TDK has chosen Kleer over Bluetooth and won with this ultra-clear set of headsets, but the WR700s aren’t without their faults. Question is: do they warrant a $179 price tag?
Bluetooth is a common avenue for linking wireless audio devices, but using the short-range frequency comes at a price. Bluetooth has to compress audio when streaming to devices, so the quality takes a toll.
Enter Kleer. Kleer wireless technology operates on a short-range 2.4GHz band that doesn’t interfere with other common 2.4GHz waves found around the home network or cell phone signals. It delivers audio uncompressed and without any of the distortion shared by Bluetooth devices.
It shares the limited connection distance, but not as many of the downsides. The most distortion you get out of the WR700s is a faint hissing while no music is playing while the headset is switched on.
The WR700s are battery powered, and the bulky transmitter also needs batteries, so all up you’ll be using up four AAA batteries at a time. Though you’ll get as high as 30 hours of battery life out of these pairs at moderate volume. The transmitter may be fairly bulky, though the almost instantaneous pairing and ability to pair to multiple WR700 sets without sacrificing quality gives it a slight edge.
Bass has a slight punch but the drives on these cans don’t deliver the meaty sound that comes with sustained bass on larger speakers. This is also partly due to the over-ear fit that doesn’t snugly seal off against the ear.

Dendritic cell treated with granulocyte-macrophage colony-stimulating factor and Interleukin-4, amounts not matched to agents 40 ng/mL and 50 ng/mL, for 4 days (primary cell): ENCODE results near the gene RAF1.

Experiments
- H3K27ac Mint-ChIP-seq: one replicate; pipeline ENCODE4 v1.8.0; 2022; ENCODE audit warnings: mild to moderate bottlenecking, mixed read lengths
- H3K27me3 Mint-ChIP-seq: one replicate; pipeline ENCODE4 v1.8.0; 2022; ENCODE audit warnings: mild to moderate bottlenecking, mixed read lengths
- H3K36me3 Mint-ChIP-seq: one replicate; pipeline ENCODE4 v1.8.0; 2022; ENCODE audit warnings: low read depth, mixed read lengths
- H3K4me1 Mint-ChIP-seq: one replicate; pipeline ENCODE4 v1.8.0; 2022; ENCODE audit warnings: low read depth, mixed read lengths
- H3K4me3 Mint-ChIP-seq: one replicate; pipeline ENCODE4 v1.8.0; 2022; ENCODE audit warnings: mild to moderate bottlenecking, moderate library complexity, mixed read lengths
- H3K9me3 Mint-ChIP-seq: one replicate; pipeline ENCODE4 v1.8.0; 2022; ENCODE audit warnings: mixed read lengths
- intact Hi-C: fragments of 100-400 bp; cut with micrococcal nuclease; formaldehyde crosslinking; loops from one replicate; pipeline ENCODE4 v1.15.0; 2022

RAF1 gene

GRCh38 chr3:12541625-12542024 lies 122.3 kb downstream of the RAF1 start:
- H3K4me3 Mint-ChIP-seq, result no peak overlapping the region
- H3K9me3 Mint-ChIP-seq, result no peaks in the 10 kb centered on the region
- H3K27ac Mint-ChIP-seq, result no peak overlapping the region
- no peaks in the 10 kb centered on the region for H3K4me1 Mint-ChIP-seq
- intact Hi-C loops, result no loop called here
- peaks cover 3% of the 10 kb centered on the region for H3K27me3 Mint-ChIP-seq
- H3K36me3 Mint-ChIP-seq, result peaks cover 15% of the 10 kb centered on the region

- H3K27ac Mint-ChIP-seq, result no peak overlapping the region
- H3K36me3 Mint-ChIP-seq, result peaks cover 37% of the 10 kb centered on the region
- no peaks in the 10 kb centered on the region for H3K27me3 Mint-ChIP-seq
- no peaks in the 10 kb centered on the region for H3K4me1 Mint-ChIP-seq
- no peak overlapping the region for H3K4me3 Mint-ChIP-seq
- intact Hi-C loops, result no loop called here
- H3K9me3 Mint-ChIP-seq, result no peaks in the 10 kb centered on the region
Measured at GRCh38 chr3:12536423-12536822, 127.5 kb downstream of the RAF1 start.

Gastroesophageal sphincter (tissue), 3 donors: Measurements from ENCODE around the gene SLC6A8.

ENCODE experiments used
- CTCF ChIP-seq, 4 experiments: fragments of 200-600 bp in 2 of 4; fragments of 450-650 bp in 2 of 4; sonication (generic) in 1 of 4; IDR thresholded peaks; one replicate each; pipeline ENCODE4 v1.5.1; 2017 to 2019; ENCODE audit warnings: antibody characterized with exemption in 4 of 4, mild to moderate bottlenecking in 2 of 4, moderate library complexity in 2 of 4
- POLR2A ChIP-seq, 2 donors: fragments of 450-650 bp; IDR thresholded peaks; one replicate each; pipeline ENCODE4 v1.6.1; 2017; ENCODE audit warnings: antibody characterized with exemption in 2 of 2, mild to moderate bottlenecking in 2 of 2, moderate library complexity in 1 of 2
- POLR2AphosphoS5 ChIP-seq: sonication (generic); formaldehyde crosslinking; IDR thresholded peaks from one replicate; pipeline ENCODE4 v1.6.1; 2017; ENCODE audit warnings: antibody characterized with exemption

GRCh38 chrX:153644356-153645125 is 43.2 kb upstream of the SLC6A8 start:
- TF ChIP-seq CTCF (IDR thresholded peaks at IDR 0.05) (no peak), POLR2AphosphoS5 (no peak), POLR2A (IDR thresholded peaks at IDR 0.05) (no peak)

Despite the not-so-optimum fit, they’re still very comfortable and light thanks to soft faux-leather ear cushions that swivel and extend to fit properly on most heads. It’s a double-edged sword though, with these same cushions working a sweat on your ears after a few minutes’ use. Not too uncommon with this kind of closed-back headset, but the fit that sits right on the ear rather than cupping around it amplifies the heat.
With the sound-leakage you get, the best sound comes from the higher volume levels. But this set falls into the treble trap that’ll have high-end stabbing at your ear drums if you push the volume and in-built amplifier too high.
Otherwise what you get is very clear sound that justifies the Kleer title. The headset isn’t built the best to get the most out of this sound that otherwise refines vocals and mid-range with a clean but still not too impressive low-end. If you’re looking for a mid-range wireless headset, Kleer gives a leg-up against Bluetooth headsets, but the over-ear design doesn’t to the clarity justice.